Cuba Gooding Jr overwhelmed to be 'accepting gold' at Bafta TV Awards
The actor hopes his show shone a light on what happened to OJ Simpson’s ex-wife Nicole and her friend Ron Goldman.
Cuba Gooding Jr said he could “kiss every person in this room” after The People V OJ Simpson: American Crime Story won a Bafta TV Award.
The drama about the trial and acquittal of the former American football star for the murder of his ex-wife Nicole and her friend Ron Goldman won the international prize at the Bafta TV Awards.
The trophy was collected by Cuba, who played the disgraced athlete.
He said: “I’m a boy from the hood who flew over to London and now I’m on the stage accepting gold. I want to literally kiss every person in this room.”
He added: “What happened to those two people was a tragedy and I hope we shined a little light on that.”
The factual series prize was won by Exodus: Our Journey To Europe while the prize for news coverage was taken by Victoria Derbyshire: Footballers’ Abuse.
Collecting the prize, Victoria said: “This was an interview I did with four men, former footballers who trusted us enough to talk to our audience about the alleged abuse they received as boys.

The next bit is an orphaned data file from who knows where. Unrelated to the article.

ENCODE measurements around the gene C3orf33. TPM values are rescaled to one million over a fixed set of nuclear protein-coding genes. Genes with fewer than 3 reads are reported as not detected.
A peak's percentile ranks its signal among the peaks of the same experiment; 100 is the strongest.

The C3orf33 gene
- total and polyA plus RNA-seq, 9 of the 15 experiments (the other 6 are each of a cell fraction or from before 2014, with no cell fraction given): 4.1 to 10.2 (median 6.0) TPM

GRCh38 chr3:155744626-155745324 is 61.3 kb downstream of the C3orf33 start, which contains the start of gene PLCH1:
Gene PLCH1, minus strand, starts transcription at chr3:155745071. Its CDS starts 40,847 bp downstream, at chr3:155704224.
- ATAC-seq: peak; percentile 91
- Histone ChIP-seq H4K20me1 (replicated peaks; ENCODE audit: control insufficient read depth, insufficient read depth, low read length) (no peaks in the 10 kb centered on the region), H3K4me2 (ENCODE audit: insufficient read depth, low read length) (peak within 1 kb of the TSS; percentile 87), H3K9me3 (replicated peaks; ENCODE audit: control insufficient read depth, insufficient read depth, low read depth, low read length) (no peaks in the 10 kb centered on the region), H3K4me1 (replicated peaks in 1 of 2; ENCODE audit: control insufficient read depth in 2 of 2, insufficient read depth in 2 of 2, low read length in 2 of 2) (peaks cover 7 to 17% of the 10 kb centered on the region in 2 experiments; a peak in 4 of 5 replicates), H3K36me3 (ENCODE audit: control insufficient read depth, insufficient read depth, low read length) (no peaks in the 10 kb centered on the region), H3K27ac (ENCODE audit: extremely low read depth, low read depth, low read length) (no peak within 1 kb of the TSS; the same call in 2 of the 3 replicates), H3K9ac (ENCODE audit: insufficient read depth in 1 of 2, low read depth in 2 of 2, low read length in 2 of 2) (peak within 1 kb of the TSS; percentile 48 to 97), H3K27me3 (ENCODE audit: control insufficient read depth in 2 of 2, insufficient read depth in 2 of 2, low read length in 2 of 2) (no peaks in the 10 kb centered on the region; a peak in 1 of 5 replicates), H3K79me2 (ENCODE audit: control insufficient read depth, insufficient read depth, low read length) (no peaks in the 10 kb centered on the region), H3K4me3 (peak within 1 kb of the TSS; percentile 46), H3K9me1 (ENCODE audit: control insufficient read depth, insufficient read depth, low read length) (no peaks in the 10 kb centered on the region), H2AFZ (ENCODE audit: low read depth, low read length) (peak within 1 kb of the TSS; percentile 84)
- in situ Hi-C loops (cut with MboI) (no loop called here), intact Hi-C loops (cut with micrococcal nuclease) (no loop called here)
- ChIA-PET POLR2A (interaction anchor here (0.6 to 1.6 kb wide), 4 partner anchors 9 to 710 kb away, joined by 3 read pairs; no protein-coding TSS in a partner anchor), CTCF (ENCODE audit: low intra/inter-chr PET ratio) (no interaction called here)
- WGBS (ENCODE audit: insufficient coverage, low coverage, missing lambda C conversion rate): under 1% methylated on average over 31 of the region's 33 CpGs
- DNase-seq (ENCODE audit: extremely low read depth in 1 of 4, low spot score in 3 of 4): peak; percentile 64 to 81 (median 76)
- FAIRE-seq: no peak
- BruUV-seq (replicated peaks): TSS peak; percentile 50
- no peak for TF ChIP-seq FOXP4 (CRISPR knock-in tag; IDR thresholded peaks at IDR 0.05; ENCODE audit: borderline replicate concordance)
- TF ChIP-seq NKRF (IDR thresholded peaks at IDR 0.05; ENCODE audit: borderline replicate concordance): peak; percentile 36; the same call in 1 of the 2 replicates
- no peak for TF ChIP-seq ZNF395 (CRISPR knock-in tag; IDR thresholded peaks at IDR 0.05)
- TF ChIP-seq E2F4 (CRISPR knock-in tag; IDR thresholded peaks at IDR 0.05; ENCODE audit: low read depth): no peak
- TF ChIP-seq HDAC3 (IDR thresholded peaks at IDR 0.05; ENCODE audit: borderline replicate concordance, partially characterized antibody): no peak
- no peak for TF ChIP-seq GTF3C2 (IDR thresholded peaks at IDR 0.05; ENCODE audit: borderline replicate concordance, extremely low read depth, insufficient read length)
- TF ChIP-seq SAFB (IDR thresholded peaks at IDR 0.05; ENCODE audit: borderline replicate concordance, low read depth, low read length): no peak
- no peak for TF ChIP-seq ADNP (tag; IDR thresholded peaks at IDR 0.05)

“You cannot underestimate the courage it took for them to do that on national television live. As a result of what they did, hundreds of other potential victims came forward to the police.”
The live event prize was won by The Queen’s 90th Birthday Celebration on ITV, which was collected by hosts Ant and Dec, who joked they would take it to the Queen on Monday.
Nature series Planet Earth II won the specialist factual Bafta, although narrator Sir David Attenborough did not join the production team to collect the prize.
The snakes vs iguana chase on Planet Earth II was crowned Virgin TV’s must-see moment.
The female performance in a comedy programme gong was taken by Fleabag star Phoebe Waller-Bridge, beating her co-star Olivia Colman.
The mini series prize was taken by National Treasure, a drama inspired by Operation Yewtree, while documentarian Nick Fraser was presented with the Bafta special award for his 20 years as editor of the BBC’s Storyville documentary strand.
Nick, who suffered a stroke earlier this year, stood next to his daughter Isabelle as she read out his speech.
Steve Coogan won the male performance in a comedy programme trophy for Alan Partridge’s Scissored Isle, but was not present to collect it.
The reality and constructed factual prize was won by Muslims Like Us, while the comedy and comedy entertainment programme gong was taken by Charlie Brooker’s 2016 Wipe.
Picking up the prize, Charlie said: “2016 was a pretty horrible year I thought, so to receive an award for commemorating it is like getting a prize for doing a really accurate painting of a haemorrhoid.”
Tom Hollander won the Bafta for best supporting actor for his role in The Night Manager, defeating The Crown stars Jared Harris and John Lithgow and Line Of Duty’s Daniel Mays, while Emmerdale was named best soap and continuing drama.